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Riverside, Calif. (Sept. 18, 2015) -- California Baptist University's School of Behavioral Sciences hosted Jeremy Vallerand, president and CEO of Rescue: Freedom International (RFI), Sept. 17 for its Culture and Justice Lecture Series.

Vallerand spoke on the global fight against human trafficking and explained his approach to help deal with this issue. 

RFI began operations 18 years ago in India to help rescue and restore women and children who have suffered through human trafficking.

Vallerand grew up with two sisters. His father worked as a traveling salesman and put Vallerand in charge when he was gone. Vallerand wanted to do whatever it took to be a protector.

"I tried to look intimidating when I needed," he said. It is a role that has grown for him.

Vallerand recalled his first trip to India, where he visited Mumbai and met David and Beth Grant, the founders of RFI. Vallerand agreed to visit the red light district with the couple.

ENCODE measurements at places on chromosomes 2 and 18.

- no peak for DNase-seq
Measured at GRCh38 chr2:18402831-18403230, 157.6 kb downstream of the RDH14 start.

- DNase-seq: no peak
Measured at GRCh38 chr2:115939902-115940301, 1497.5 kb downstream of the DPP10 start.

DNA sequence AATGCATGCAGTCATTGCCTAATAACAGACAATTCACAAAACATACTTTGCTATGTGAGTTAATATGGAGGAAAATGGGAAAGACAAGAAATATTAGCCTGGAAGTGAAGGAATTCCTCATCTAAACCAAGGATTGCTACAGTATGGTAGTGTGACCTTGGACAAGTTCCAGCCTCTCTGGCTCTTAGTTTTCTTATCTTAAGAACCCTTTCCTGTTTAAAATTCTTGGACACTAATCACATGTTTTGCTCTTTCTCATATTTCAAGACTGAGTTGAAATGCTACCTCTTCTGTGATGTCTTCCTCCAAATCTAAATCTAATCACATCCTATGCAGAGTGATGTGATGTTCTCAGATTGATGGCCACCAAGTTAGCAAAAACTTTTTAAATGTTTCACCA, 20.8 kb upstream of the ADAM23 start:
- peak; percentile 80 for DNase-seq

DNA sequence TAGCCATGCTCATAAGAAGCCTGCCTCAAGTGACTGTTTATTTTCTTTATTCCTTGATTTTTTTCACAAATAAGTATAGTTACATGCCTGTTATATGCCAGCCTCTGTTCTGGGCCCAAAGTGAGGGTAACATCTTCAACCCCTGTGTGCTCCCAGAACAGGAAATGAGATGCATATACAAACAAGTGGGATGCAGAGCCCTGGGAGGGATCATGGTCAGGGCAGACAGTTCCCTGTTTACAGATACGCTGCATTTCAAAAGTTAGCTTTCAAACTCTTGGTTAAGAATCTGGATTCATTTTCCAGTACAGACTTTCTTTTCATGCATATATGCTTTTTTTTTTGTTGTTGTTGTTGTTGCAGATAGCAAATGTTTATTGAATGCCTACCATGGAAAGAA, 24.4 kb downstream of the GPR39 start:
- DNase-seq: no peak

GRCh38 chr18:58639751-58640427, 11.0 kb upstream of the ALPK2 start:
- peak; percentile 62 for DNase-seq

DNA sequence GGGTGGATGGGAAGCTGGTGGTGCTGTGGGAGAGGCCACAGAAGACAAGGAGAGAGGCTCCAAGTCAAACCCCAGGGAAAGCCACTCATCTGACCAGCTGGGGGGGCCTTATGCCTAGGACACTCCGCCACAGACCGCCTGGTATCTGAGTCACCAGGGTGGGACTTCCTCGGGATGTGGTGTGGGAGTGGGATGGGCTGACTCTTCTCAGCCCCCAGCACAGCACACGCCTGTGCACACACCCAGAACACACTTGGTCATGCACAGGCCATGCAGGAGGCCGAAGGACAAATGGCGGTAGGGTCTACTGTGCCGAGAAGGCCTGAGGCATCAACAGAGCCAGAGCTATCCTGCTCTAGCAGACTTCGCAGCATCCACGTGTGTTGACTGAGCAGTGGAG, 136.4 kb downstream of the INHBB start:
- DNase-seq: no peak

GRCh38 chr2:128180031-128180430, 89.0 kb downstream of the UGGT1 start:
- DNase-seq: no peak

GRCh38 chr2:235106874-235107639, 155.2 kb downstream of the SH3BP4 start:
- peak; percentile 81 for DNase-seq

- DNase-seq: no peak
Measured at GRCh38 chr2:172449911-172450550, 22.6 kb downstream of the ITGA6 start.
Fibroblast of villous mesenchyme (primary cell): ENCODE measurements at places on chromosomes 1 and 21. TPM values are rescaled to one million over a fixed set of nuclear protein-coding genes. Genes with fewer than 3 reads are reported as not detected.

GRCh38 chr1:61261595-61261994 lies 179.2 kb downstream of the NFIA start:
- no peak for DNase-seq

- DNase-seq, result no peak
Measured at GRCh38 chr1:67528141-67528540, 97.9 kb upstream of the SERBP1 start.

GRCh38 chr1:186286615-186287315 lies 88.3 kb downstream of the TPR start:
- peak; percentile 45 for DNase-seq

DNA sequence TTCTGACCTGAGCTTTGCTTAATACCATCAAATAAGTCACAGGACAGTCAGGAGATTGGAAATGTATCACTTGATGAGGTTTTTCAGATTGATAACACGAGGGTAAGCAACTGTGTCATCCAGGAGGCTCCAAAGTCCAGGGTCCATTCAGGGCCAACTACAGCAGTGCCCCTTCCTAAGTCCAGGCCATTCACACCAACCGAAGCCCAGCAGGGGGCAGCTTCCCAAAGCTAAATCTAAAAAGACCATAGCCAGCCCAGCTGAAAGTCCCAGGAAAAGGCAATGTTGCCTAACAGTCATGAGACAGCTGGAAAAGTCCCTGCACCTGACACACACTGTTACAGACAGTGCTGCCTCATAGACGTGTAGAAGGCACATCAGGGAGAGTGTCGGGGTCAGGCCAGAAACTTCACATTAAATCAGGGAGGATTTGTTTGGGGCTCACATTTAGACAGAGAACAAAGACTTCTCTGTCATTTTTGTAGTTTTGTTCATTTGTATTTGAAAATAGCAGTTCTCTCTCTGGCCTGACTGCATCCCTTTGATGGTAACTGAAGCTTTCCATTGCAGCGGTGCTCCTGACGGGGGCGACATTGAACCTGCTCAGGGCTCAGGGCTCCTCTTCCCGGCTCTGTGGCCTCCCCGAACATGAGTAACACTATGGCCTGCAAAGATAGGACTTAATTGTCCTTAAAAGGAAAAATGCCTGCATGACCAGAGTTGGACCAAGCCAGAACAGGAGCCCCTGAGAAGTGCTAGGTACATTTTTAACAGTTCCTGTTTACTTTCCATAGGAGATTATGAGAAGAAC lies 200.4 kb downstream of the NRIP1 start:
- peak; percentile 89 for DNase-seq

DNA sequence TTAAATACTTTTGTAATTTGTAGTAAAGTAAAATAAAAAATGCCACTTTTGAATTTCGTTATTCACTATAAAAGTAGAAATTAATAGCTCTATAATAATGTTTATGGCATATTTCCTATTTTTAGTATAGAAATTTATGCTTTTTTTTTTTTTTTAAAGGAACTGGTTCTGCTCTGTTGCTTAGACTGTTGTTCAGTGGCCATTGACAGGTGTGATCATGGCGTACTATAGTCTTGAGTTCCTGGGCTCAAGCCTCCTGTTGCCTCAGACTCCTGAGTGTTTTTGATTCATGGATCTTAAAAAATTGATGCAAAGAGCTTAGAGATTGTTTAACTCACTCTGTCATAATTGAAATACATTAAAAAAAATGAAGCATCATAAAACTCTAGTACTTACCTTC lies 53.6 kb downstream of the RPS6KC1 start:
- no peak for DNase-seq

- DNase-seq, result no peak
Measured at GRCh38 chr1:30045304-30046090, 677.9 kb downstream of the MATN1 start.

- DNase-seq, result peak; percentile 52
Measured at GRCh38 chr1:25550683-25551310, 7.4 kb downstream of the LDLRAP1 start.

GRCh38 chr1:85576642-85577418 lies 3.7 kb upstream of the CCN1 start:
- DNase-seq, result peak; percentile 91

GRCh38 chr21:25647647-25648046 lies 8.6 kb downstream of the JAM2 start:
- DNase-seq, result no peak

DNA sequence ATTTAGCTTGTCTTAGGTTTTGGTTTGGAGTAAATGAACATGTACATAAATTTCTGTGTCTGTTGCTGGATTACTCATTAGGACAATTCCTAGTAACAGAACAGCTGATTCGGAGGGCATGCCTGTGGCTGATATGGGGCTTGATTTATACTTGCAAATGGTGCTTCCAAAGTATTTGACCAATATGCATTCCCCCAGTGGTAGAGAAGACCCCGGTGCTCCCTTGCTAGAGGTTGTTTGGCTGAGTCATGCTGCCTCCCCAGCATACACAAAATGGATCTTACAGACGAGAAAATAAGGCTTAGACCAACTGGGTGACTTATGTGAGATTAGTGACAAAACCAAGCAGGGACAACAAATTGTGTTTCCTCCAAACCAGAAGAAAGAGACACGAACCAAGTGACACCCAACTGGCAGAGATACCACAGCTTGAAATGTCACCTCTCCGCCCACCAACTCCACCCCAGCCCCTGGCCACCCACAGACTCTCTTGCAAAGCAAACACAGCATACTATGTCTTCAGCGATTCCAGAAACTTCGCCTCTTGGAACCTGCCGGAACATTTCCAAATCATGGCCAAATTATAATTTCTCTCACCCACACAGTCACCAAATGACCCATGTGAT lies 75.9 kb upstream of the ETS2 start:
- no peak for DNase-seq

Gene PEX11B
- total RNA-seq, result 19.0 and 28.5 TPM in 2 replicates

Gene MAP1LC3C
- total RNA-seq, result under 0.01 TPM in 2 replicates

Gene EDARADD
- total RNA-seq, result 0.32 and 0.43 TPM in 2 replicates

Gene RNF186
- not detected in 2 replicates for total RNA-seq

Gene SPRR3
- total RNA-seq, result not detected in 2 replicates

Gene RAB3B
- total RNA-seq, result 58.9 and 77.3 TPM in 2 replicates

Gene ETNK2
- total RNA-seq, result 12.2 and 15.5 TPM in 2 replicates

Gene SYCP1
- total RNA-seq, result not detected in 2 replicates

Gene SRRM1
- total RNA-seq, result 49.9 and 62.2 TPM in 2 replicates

He said his "blood began to boil' as he looked at the sights. The couple then took Vallerand to visit the safe houses RFI operated.

"[When] we got to the first home and walked in; it was this beautiful place full of hope and life," he said.

Upon returning to America, Vallerand was moved by what he saw. An avid outdoorsman, Vallerand rallied his friends and started what is now the Climb for Captives initiative. The idea behind the program is to use mountain climbing as a way to spark conversation about human trafficking and raise funds for its victims. The group's first climb raised more than $20,000.

Vallerand encouraged students to approach the issue of human trafficking and all social injustice from a Micah 6:8 perspective: "He has told you, O man, what is good; And what does the Lord require of you But to do justice, to love kindness, And to walk humbly with your God?"(NASB).

He concluded his remarks with a quote that hangs on the wall at the entrance to his office: "It is not the injustice that drives us, it is the magnitude of hope."